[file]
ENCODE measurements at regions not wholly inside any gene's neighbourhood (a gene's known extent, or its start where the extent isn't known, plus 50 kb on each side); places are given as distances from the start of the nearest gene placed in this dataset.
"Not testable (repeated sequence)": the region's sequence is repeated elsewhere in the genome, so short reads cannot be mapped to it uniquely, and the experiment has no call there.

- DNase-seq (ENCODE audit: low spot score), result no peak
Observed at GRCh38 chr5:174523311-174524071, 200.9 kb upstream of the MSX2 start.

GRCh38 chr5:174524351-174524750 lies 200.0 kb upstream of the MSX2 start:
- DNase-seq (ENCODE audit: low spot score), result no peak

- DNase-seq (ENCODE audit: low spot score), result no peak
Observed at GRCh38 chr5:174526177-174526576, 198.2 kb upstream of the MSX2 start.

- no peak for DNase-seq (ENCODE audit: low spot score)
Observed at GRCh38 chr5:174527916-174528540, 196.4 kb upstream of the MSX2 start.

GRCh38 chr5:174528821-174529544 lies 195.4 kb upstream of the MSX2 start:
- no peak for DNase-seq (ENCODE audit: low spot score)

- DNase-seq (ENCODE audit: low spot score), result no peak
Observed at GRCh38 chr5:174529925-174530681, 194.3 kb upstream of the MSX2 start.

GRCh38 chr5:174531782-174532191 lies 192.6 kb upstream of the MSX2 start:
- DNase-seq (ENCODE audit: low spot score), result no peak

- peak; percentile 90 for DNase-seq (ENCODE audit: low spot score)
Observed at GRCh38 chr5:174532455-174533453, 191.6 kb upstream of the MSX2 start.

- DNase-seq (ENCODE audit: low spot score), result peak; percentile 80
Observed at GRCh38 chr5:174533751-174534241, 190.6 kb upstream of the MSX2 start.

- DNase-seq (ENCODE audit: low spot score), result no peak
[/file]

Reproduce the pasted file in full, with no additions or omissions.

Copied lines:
ENCODE measurements at regions not wholly inside any gene's neighbourhood (a gene's known extent, or its start where the extent isn't known, plus 50 kb on each side); places are given as distances from the start of the nearest gene placed in this dataset.
"Not testable (repeated sequence)": the region's sequence is repeated elsewhere in the genome, so short reads cannot be mapped to it uniquely, and the experiment has no call there.

- DNase-seq (ENCODE audit: low spot score), result no peak
Observed at GRCh38 chr5:174523311-174524071, 200.9 kb upstream of the MSX2 start.

GRCh38 chr5:174524351-174524750 lies 200.0 kb upstream of the MSX2 start:
- DNase-seq (ENCODE audit: low spot score), result no peak

- DNase-seq (ENCODE audit: low spot score), result no peak
Observed at GRCh38 chr5:174526177-174526576, 198.2 kb upstream of the MSX2 start.

- no peak for DNase-seq (ENCODE audit: low spot score)
Observed at GRCh38 chr5:174527916-174528540, 196.4 kb upstream of the MSX2 start.

GRCh38 chr5:174528821-174529544 lies 195.4 kb upstream of the MSX2 start:
- no peak for DNase-seq (ENCODE audit: low spot score)

- DNase-seq (ENCODE audit: low spot score), result no peak
Observed at GRCh38 chr5:174529925-174530681, 194.3 kb upstream of the MSX2 start.

GRCh38 chr5:174531782-174532191 lies 192.6 kb upstream of the MSX2 start:
- DNase-seq (ENCODE audit: low spot score), result no peak

- peak; percentile 90 for DNase-seq (ENCODE audit: low spot score)
Observed at GRCh38 chr5:174532455-174533453, 191.6 kb upstream of the MSX2 start.

- DNase-seq (ENCODE audit: low spot score), result peak; percentile 80
Observed at GRCh38 chr5:174533751-174534241, 190.6 kb upstream of the MSX2 start.

- DNase-seq (ENCODE audit: low spot score), result no peak